“We did not do much that day, but about 4 sat out in wintry wind to watch the tennis [Theodore and Mabel are in Bushire in the Persian Gulf]. There are 2 courts in earth [at] the Residency and a club, and they have a cricket club. With consuls, telegraph people, etc., there are about 20 Europeans. I asked one of the young ladies if she knew any Persian ladies. ‘No. I’ve never seen any. I never do like Natives.’ Once you get to Egypt anyone… is a Native – no one cares to discriminate of what country.” (1 February 1889, The Travel Chronicles of Mrs J. Theodore Bent, Vol. 3, Oxford, 2010)
Mabel and Theodore were again travelling a few years before, in August 1882, when Mabel’s sister-in-law Caroline Hall-Dare organised a spectacular tennis tournament within the grounds of the family home, Newtonbarry House, sleepy on the banks of the brown Slaney River. We have a reporter from the The Gorey Correspondent and Arklow Standard (Saturday, August 26, 1882) to thank for a white-flannel and parasol account of it all:
“On Wednesday, 16th inst., a Lawn Tennis Tournament was given by Mrs Hall-Dare, at Newtonbarry House, to the ardent players of the County Wexford, who all arrived on the ground at twelve o’clock, when the drawing for partners took place. This was admirably conducted by the Rev. Canon Blacker and Mr. P.C. Newton. The games began immediately after on eight of the courts which are situated so beautifully upon the even sward which faces the mansion. After the first rounds had been played the company assembled for luncheon. In the afternoon the numbers were swelled to nearly two hundred, who witnessed, with much interest, the final rounds of this exiting Tournament.”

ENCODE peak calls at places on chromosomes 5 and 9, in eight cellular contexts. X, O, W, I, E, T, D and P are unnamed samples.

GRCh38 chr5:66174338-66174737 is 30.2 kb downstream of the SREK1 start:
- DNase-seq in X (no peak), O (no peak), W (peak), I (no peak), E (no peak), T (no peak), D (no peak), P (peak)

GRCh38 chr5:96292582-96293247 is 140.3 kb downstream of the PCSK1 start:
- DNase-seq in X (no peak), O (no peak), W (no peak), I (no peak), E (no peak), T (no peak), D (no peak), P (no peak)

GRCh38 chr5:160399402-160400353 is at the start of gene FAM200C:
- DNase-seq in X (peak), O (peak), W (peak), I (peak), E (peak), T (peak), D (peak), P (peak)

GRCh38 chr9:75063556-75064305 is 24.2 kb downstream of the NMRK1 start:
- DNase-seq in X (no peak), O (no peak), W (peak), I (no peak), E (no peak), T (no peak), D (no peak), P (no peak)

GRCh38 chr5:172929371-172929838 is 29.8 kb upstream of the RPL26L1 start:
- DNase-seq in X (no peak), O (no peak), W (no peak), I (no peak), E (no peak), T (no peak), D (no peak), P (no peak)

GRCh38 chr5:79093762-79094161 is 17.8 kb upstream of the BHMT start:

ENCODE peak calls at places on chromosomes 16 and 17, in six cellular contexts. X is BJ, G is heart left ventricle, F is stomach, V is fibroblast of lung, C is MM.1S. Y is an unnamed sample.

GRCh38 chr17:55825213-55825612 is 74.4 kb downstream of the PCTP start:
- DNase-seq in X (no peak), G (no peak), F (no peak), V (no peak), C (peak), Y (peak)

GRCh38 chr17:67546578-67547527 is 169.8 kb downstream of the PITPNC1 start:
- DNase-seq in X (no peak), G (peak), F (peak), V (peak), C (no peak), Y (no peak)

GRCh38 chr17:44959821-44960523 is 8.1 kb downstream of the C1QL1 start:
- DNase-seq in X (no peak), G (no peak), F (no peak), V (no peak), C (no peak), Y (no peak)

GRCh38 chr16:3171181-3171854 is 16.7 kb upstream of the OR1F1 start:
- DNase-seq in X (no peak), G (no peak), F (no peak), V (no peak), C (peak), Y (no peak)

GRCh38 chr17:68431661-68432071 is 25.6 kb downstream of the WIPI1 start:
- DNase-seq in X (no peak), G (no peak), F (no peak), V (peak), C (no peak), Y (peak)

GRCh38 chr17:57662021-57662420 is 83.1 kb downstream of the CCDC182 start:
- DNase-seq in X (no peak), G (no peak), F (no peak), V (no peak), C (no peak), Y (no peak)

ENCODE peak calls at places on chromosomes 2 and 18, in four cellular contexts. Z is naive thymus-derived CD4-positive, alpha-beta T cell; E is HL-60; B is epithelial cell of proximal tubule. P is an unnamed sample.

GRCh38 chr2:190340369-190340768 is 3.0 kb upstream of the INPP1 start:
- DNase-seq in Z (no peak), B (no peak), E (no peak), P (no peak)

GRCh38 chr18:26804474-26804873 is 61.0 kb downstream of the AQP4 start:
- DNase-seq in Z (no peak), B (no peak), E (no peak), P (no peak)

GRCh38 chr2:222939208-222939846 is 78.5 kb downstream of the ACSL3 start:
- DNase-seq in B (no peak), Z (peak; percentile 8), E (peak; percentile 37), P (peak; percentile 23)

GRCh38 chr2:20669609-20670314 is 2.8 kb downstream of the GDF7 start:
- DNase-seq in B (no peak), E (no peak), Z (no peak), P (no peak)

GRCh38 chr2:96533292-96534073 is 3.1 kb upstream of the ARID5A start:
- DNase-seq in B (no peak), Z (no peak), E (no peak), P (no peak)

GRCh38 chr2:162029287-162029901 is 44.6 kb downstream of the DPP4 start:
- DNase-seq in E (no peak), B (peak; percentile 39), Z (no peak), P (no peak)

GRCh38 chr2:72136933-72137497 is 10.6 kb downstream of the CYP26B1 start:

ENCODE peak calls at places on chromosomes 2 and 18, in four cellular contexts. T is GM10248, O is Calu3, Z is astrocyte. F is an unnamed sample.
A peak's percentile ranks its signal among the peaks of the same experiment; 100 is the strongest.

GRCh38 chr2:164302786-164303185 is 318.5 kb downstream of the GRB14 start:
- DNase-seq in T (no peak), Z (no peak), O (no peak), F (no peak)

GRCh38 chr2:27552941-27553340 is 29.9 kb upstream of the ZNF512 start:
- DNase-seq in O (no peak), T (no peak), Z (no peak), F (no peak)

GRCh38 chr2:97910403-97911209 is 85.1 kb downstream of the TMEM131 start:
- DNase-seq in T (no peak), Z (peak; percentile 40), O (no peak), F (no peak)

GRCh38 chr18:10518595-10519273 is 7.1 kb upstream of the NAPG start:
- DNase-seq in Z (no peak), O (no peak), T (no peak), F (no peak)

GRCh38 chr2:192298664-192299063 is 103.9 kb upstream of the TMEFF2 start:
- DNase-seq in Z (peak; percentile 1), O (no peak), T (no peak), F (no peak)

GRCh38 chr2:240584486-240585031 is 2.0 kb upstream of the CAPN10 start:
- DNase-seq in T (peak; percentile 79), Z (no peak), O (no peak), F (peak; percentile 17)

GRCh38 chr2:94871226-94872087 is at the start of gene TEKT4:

There is nothing like keeping it in the family, and ultimately the mixed doubles winners were ‘Miss Hall Dare’ (possibly the eighteen-year-old Elizabeth Frances Hall-Dare, Caroline’s daughter, and thus one of Mabel’s nieces, but there are other candidates) and Mr R. Donovan, who beat Miss Boyd and Mr C. Donovan. There was a ‘Consolation Prize’ for those knocked out in round one, and the winners of this were Miss E. Newton and Major Knox Browne (later a distinguished soldier), who beat Caroline Hall-Dare and Mr E. Donovan (the Donovan family, perhaps of Ballymore Townland, Co Wexford, not far east of Newtonbarry, obviously also took their tennis very seriously. There is note of a Mr Richard Donovan apparently meeting his future wife at a Kilkenny tennis party).
Like us, you might think it rather a shame that the event’s organizer, host, and provider of courts, won nothing. Perhaps Caroline had yet to adjust to the 1880 changes to the tennis rules, when “the hand-stitched ball was replaced by the Ayres ball, the net was lowered to 4ft at the post. The service line was brought in a distance of 21 feet from the net. A service ball touching the net was deemed to be a let and a player was forbidden to volley until it had crossed the net.” No problem at all for John McEnroe of course.
Those interested in the history of Irish tennis will enjoy the three-volume study by Tom Higgins of Sligo Tennis Club. (This is mentioned really as a nod to Mabel Bent’s childhood home, Temple House, Sligo, although it is unlikely the house then had courts, in the 1850s.)
Yesterday (30 March 2021) a distant view of the Giza Pyramids by Edward Lear sold at Sotheby’s (Lot 25) for £801,500, the second-highest price, we think, ever reached for a painting by this quite extraordinary man and artist.